Preacher Casting!

Preacher is not a graphic novel for everyone, but I would have said the same about Walking Dead and that blew up like marshmallows in a microwave – I know kindergarten teachers who are rabid fans. Hopefully this show will have the same appeal while sticking to the storylines.

Cassidy has been found!

Joseph Gilgun Cast As Cassidy

Preacher's Hard-Drinking Irish Vampire Cassidy Has Been Found

The site tells me I might remember him as Rudy from Misfits. I don’t know who Rudy is or what the Misfits are but he has the right face for it!

Also, Ruth Negga has been cast as Tulip.

And Ian Colletti as Arseface.

I find myself distressingly out of the loop with these actors – I have no idea who any of them are!

I am so happy this show’s getting made, and on AMC no less, so they won’t shy from some of the…errmm… edgier content in the stories. There’s so much to look forward to – I can’t wait to see who they get for Starr!

And although it’s looking like my dreams of seeing Woody Harrelson as Jody won’t be realized, I am curious to see who they do get to play that role.

Preacher is not a graphic novel for everyone, but I would have said the same about Walking Dead and that blew up like marshmallows in a microwave – I know kindergarten teachers who are rabid fans. Hopefully this show will have the same appeal while sticking to the storylines.

Breakdown: Jesse Custer (the ubiquitous Preacher, not yet cast) has lost his faith and is drinking himself to oblivion while preaching in a small, shithole town in Texas when a strange entity takes up residence in his body. The entity is a creature of limitless power that gives Custer the Word of God, allowing him to command people to do his bidding. However, Custer is conflicted about this power and only uses it in moments of great need – such as defending the love of his life, Tulip, or his drunken reprobate best friend, Irish Vampire Cassidy. Jesse sets out on a quest, with his friends in tow, to understand this power, and ultimately to force God to answer for the faults in His creation. Along the way he encounters a vast, international organization that controls the nations of the world and is bent on bringing about the apocalypse; a couple serial killers and inbred hicks; the KKK; a voodoo priest; an old cowboy; his father’s past as a Vietnam veteran; and a rejected astronaut who has written his life’s message on the earth since he was denied his shot at the stars.

The series was printed in the 90s and is a CLASSIC of modern graphic novels. It deals with so much and is such a uniquely American story.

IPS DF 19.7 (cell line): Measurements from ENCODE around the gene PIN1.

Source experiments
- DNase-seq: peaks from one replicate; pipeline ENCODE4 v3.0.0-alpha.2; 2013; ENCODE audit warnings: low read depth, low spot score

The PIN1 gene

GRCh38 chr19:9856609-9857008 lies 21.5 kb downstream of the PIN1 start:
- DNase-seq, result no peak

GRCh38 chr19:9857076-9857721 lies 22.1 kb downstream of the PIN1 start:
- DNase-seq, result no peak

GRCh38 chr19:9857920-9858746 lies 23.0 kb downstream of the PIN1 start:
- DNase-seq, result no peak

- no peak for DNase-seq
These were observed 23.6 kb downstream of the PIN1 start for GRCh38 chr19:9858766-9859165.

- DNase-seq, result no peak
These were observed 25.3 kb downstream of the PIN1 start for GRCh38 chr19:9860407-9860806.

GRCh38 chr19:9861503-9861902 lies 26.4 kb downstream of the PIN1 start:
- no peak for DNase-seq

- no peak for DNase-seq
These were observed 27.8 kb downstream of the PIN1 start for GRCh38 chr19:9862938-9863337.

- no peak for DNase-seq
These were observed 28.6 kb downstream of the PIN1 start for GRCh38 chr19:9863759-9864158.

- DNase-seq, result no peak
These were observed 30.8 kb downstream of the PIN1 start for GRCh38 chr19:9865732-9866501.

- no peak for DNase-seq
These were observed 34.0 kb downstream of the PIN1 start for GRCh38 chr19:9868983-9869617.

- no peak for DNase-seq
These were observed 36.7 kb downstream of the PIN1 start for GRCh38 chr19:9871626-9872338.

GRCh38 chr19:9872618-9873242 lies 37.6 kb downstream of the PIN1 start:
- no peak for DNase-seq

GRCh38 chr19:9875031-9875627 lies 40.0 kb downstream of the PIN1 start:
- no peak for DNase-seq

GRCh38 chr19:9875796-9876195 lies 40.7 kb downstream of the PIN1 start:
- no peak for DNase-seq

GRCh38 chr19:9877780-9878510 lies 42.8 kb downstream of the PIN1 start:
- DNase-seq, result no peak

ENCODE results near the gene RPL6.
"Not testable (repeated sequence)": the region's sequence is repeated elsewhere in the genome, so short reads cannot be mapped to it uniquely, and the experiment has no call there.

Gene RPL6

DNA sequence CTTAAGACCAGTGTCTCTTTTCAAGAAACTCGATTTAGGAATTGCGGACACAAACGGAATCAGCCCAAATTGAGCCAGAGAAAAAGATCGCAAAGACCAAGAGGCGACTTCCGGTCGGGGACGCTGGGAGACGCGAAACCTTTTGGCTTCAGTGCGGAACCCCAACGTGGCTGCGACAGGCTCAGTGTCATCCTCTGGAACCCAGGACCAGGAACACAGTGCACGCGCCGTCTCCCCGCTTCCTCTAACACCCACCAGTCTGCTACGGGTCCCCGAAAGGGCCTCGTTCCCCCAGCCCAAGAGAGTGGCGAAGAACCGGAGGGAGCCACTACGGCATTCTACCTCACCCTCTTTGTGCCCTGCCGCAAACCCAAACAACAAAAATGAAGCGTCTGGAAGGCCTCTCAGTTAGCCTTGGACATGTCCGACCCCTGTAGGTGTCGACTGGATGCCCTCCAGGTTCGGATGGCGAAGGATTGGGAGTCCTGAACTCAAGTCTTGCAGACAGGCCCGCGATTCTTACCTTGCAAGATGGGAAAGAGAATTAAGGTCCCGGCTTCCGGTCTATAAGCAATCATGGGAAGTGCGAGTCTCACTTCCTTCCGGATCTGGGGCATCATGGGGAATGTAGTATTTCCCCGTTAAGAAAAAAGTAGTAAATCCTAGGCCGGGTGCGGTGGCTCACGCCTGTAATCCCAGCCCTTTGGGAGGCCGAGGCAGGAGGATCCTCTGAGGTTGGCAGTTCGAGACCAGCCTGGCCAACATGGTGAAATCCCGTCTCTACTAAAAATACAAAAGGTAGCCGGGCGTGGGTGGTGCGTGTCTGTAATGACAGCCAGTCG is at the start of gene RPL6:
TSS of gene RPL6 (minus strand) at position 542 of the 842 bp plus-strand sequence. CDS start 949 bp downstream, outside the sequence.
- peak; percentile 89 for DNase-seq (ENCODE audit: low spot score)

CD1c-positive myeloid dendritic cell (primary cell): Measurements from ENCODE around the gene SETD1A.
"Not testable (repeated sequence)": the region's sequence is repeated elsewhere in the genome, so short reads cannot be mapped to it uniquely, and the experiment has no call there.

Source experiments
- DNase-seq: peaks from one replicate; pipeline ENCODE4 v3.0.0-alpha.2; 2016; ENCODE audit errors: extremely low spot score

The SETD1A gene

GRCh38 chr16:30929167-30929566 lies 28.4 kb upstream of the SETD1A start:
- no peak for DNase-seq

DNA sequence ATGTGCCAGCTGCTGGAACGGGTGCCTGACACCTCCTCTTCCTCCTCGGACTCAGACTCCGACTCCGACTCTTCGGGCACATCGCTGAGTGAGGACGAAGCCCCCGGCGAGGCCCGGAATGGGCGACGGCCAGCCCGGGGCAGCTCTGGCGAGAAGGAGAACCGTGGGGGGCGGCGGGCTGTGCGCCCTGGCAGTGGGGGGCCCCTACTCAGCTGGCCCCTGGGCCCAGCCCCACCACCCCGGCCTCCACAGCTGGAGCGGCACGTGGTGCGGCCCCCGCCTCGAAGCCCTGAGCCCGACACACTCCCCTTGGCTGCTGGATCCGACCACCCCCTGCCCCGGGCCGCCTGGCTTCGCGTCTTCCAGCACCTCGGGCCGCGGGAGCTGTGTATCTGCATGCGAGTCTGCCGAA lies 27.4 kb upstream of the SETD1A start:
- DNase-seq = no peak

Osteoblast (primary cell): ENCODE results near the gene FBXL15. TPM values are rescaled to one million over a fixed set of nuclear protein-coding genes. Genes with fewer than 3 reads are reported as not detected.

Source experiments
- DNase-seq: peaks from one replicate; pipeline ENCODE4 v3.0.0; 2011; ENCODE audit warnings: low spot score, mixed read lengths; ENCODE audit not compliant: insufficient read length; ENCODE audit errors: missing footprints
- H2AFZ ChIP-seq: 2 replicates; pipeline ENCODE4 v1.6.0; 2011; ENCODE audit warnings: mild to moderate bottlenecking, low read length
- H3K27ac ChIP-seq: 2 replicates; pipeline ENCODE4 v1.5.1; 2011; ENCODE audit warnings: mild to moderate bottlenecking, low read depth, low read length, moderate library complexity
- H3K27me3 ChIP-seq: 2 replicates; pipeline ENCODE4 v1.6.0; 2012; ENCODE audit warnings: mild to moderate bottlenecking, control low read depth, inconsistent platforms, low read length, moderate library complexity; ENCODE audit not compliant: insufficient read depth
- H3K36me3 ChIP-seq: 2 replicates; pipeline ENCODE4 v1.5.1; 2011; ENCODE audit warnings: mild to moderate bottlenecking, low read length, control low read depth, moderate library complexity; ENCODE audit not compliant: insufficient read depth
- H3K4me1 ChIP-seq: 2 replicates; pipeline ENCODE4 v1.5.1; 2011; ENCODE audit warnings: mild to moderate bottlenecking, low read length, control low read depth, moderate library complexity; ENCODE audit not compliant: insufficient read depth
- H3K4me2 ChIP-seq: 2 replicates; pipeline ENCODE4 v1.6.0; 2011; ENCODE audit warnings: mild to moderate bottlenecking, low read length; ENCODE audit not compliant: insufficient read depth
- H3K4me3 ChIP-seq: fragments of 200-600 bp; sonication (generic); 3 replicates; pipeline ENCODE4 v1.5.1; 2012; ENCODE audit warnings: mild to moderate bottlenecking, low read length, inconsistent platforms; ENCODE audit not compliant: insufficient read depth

I CANNOT WAIT!Ā  šŸ˜€

More 80s Vampire Fabulousness – Once Bitten

Anyhoodle, after Mark is bitten, he has to deal with the fallout of his girlfriend Robin being enraged that he cheated on her. Plus, the Countess still has her sights set on him – she has to drink his blood twice more before Halloween in order to retain her youthful beauty and immortality.

The rest of the movie is fairly predictable, but the dialogue is snappy and the comedy elements are decent. Hutton is clearly having a wonderful time as the femme fatale, and Jim Carrey makes a pretty convincing 80’s goth during the last third of the film, when the vampiric effects are really showing. There’s even a dance sequence!

Recently I saw another gloriously 80s-tastic vampire comedy, 1985’s Once Bitten. Jim Carrey in his first leading role, Lauren Hutton in her prime, and Cleavon Little! Hurrah!

About what'd you'd expect
Let the goofyness ensue!

I absolutely love cheesy 80s vampire comedies, and Once Bitten totally delivers. I had been aware of it for some time but I think it was out of print or something during the years I worked in video rental and sale stores as I never could seem to find it, but it’s now available on Netflix Instant Watch.

The Countess, played by Lauren Hutton, is living the life in 80s’ LA. She sleeps in a coffin that looks like a tanning bed, lives in a sprawling mansion that’s a few pink accents shy of the Barbie Dream House, and has a stable of undead household servants she’s assembled in her 400 year life. Hutton is a dream in shiny pink spandex, and it’s clear she’s having a hoot of a time. In all honesty, the movie seems kind of like pr0n for guys into cougars – she’s not exactly a spring chicken but she’s aging VERY well, and the barest tilt of her head or lick of her lips promises that she has PLENTY of experience when it comes to doing the nasty.